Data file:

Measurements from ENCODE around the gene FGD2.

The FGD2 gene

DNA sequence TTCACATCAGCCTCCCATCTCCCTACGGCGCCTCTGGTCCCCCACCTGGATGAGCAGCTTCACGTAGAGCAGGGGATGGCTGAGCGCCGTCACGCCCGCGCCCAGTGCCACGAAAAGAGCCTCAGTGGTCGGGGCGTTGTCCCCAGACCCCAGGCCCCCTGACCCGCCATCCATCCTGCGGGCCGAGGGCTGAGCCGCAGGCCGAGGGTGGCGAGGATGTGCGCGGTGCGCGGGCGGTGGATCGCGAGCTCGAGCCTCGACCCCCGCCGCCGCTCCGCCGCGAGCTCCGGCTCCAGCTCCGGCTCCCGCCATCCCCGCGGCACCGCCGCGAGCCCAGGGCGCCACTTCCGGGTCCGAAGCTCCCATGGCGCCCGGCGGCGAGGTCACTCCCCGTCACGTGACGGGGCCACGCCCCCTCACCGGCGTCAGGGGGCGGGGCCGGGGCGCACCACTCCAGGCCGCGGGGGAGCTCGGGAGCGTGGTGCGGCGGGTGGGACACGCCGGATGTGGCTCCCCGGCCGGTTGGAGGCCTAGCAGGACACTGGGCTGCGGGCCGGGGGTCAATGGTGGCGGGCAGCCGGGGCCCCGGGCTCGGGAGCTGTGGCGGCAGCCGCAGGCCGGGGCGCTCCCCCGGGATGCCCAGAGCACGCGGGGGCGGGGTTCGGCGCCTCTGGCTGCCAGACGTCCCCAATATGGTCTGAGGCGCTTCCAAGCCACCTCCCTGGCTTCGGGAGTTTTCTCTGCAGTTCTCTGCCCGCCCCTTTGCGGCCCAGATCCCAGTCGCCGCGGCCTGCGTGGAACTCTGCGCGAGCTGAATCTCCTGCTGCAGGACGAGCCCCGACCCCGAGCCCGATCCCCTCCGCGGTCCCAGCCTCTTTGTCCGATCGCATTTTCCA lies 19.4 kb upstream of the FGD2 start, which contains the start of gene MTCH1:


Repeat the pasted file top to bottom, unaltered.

Measurements from ENCODE around the gene FGD2.

The FGD2 gene

DNA sequence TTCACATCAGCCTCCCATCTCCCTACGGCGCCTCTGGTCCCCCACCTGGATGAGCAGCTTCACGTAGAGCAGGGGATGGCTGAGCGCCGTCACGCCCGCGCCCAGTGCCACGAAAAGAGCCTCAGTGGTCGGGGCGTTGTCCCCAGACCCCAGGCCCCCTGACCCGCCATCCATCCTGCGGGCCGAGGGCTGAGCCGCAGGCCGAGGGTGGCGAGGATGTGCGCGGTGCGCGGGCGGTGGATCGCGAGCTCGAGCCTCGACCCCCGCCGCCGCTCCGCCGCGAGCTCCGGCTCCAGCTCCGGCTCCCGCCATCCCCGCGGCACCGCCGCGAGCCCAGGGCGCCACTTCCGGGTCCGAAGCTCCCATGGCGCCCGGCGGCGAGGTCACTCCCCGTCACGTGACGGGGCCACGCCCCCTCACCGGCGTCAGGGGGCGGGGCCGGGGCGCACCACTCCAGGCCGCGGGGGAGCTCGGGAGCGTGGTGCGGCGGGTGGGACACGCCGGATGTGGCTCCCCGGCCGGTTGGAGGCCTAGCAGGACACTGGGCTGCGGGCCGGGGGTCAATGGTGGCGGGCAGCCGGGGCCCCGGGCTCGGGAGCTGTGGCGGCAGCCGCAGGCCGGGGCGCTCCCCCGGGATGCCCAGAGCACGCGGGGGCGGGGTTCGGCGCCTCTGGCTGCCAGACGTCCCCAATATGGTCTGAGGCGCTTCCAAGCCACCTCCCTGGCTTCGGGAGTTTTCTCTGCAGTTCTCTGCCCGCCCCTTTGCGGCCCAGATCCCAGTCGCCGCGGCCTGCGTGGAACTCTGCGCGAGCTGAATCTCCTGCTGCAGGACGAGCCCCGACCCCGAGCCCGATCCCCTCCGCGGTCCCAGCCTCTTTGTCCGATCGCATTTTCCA lies 19.4 kb upstream of the FGD2 start, which contains the start of gene MTCH1: